Built-in Registers

This is fun, but for processes (and a few other things) there is an even easier way. Together with NatVis’ implementation in WinDbg we got some “free” registers already containing some useful information — curframe, curprocess, cursession, curstack and curthread. It’s not hard to guess their contents by their names, but let’s take a look:


Gives us information about the current frame. I never actually used it myself, but it might be useful:

dx -r1 @$curframe.Attributes
InstructionOffset : 0xfffff8074ebda1e1
ReturnOffset : 0xfffff80752ad2b61
FrameOffset : 0xfffff80751968830
StackOffset : 0xfffff80751968838
FuncTableEntry : 0x0
Virtual : 1
FrameNumber : 0x0


A container with information about the current process. This is not an EPROCESS (though it does contain it). It contains easily accessible information about the current process, like its threads, loaded modules, handles, etc.

dx @$curprocess
@$curprocess                 : System [Switch To]
KernelObject [Type: _EPROCESS]
Name : System
Id : 0x4
Handle : 0xf0f0f0f0

In KernelObject we have the EPROCESS, but we can also use the other fields. For example, we can access all the handles held by the process through @$curprocess.Io.Handles, which will lead us to an array of handles, indexed by their handle number:

dx @$curprocess.Io.Handles

System has a lot of handles, these are just the first few! Let’s just take a look at the first one (which we can also access through @$curprocess.Io.Handles[0x4]):

dx @$curprocess.Io.Handles.First()
Handle : 0x4
Type : Process
GrantedAccess : Delete | ReadControl | WriteDac | WriteOwner | Synch | Terminate | CreateThread | VMOp | VMRead | VMWrite | DupHandle | CreateProcess | SetQuota | SetInfo | QueryInfo | SetPort
Object [Type: _OBJECT_HEADER]

We can see the handle, the type of object the handle is for, its granted access, and we even have a pointer to the object itself (or its object header, to be precise)!

There are plenty more things to find under this register, and I encourage you to investigate them, but I will not show all of them.

By the way, have we mentioned already that dx allows tab completion?


As its name suggests, this register gives us information about the current debugger session:

dx @$cursession
@$cursession                 : Remote KD: KdSrv:[email protected]{<Local>},[email protected]{NET:Port=55556,Key=,Target=}
Id : 0

So, we can get information about our debugger session, which is always fun. But there are more useful things to be found here, such as the Processes field, which is an array of all processes, indexed by their PID. Let’s pick one of them:

dx @$cursession.Processes[0x1d8]
@$cursession.Processes[0x1d8]                 : smss.exe [Switch To]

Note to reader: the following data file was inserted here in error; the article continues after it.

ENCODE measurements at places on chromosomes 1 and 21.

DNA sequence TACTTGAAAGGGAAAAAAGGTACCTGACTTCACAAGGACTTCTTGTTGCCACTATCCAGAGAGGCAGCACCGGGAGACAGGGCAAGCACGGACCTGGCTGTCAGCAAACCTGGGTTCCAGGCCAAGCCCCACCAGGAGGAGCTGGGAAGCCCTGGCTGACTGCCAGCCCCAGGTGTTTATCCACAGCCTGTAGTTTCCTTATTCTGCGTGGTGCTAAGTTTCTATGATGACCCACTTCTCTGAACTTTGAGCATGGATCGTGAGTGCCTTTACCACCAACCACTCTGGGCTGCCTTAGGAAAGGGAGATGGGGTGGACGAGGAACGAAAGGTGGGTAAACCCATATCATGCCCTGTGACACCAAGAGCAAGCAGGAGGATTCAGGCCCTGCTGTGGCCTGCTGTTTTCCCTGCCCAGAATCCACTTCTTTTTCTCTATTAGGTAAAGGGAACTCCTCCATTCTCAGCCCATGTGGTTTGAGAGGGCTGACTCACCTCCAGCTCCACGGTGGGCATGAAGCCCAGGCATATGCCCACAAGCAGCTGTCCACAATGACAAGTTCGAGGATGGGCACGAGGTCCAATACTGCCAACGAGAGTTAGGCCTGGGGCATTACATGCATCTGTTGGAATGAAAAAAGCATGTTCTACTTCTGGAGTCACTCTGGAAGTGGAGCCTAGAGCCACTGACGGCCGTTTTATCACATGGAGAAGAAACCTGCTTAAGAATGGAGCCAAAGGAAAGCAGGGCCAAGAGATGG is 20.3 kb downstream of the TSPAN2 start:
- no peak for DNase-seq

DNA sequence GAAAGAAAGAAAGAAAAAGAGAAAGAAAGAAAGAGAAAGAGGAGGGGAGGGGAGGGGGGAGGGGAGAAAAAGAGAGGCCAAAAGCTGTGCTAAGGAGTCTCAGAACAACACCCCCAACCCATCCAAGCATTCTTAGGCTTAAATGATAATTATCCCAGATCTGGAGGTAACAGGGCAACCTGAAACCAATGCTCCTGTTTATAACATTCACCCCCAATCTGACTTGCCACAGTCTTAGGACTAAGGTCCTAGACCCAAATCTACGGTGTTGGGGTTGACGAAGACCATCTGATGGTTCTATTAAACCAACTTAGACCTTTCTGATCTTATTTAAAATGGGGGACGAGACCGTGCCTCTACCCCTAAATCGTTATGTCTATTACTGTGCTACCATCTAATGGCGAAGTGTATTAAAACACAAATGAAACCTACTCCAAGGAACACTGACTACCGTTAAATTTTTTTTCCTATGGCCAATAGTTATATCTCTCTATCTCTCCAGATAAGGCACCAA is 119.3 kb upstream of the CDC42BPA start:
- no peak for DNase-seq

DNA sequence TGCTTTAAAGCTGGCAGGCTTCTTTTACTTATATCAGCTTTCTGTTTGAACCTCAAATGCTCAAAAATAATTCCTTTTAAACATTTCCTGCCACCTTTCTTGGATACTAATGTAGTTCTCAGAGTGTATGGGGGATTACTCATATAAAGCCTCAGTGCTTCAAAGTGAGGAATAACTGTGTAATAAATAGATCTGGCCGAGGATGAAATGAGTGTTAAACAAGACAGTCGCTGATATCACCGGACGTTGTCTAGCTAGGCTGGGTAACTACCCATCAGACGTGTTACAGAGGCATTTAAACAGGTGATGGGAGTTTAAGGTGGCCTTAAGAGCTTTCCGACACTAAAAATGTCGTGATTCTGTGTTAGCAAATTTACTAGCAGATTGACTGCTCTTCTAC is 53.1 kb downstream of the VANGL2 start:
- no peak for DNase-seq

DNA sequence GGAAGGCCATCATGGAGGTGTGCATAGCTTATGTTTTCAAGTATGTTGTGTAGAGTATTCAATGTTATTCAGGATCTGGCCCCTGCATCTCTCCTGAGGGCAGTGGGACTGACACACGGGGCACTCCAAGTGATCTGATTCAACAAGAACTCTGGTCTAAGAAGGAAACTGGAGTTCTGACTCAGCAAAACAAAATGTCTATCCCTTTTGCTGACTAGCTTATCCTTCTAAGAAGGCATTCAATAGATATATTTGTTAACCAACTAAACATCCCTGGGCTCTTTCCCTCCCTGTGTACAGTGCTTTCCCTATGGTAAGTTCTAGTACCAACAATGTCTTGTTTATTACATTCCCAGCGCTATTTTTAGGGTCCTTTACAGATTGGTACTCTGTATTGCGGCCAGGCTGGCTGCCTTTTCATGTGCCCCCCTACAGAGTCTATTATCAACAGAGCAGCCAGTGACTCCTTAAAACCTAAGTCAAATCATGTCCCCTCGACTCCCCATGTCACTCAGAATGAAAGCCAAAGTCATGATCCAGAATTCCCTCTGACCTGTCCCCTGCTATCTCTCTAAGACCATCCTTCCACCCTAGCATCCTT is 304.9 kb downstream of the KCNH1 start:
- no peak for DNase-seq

KernelObject [Type: _EPROCESS]
Name : smss.exe
Id : 0x1d8
Handle : 0xf0f0f0f0

Now we can get all that useful information about every single process! We can also search through processes by filtering them based on a search (such as by their name, specific modules loaded into them, strings in their command line, etc. But I will explain all of that later.


This register contains a single field — frames — which shows us the current stack in an easily-handled way:

dx @$curstack.Frames
[0x0] : nt!DbgBreakPointWithStatus + 0x1 [Switch To]
[0x1] : kdnic!TXTransmitQueuedSends + 0x125 [Switch To]
[0x2] : kdnic!TXSendCompleteDpc + 0x14d [Switch To]
[0x3] : nt!KiProcessExpiredTimerList + 0x169 [Switch To]
[0x4] : nt!KiRetireDpcList + 0x4e9 [Switch To]
[0x5] : nt!KiIdleLoop + 0x7e [Switch To]


Gives us information about the current thread, just like @$curprocess:

dx @$curthread
@$curthread                 : nt!DbgBreakPointWithStatus+0x1 (fffff807`4ebda1e1)  [Switch To]
KernelObject [Type: _ETHREAD]
Id : 0x0

It contains the ETHREAD in KernelObject, but also contains the TEB in Environment, and can show us the thread ID, stack and registers.

dx @$curthread.Registers

We have them conveniently separated to user, kernel, SIMD and FloatingPoint registers, and we can look at each separately:

dx -r1 @$curthread.Registers.Kernel
cr0 : 0x80050033
cr2 : 0x207b8f7abbe
cr3 : 0x6d4002
cr4 : 0x370678
cr8 : 0xf
gdtr : 0xffff9d815ffdbfb0
gdtl : 0x57
idtr : 0xffff9d815ffd9000
idtl : 0xfff
tr : 0x40
ldtr : 0x0
kmxcsr : 0x1f80
kdr0 : 0x0
kdr1 : 0x0
kdr2 : 0x0
kdr3 : 0x0
kdr6 : 0xfffe0ff0
kdr7 : 0x400

xcr0 : 0x1f

Searching and Filtering

A very useful thing that NatVis allows us to do, which we briefly mentioned before, is searching, filtering and ordering information in an SQL-like way through Select, Where, OrderBy and more.

For example, let’s try to find all the processes that don’t enable high entropy ASLR. This information is stored in the EPROCESS->MitigationFlags field, and the value for HighEntropyASLREnabled is 0x20 (all values can be found here and in the public symbols).

First, we’ll declare a new register with that value, just to make things more readable:

0: kd> dx @$highEntropyAslr = 0x20
@$highEntropyAslr = 0x20 : 32

And then create our query to iterate over all processes and only pick ones where the HighEntropyASLREnabled bit is not set:

dx -r1 @$cursession.Processes.Where(p => (p.KernelObject.MitigationFlags & @$highEntropyAslr) == 0)
@$cursession.Processes.Where(p => (p.KernelObject.MitigationFlags & @$highEntropyAslr) == 0)                
[0x910] : spoolsv.exe [Switch To]
[0xb40] : IpOverUsbSvc.exe [Switch To]
[0x1610] : explorer.exe [Switch To]
[0x1d8c] : OneDrive.exe [Switch To]

Or we can check the flag directly through MitigationFlagsValues and get the same results:

dx -r1 @$cursession.Processes.Where(p => (p.KernelObject.MitigationFlagsValues.HighEntropyASLREnabled == 0))
@$cursession.Processes.Where(p => (p.KernelObject.MitigationFlagsValues.HighEntropyASLREnabled == 0))                
[0x910] : spoolsv.exe [Switch To]
[0xb40] : IpOverUsbSvc.exe [Switch To]
[0x1610] : explorer.exe [Switch To]
[0x1d8c] : OneDrive.exe [Switch To]

We can also use Select() to only show certain attributes of things we iterate over. Here we choose to see only the number of threads each process has:

dx @$cursession.Processes.Select(p => p.Threads.Count())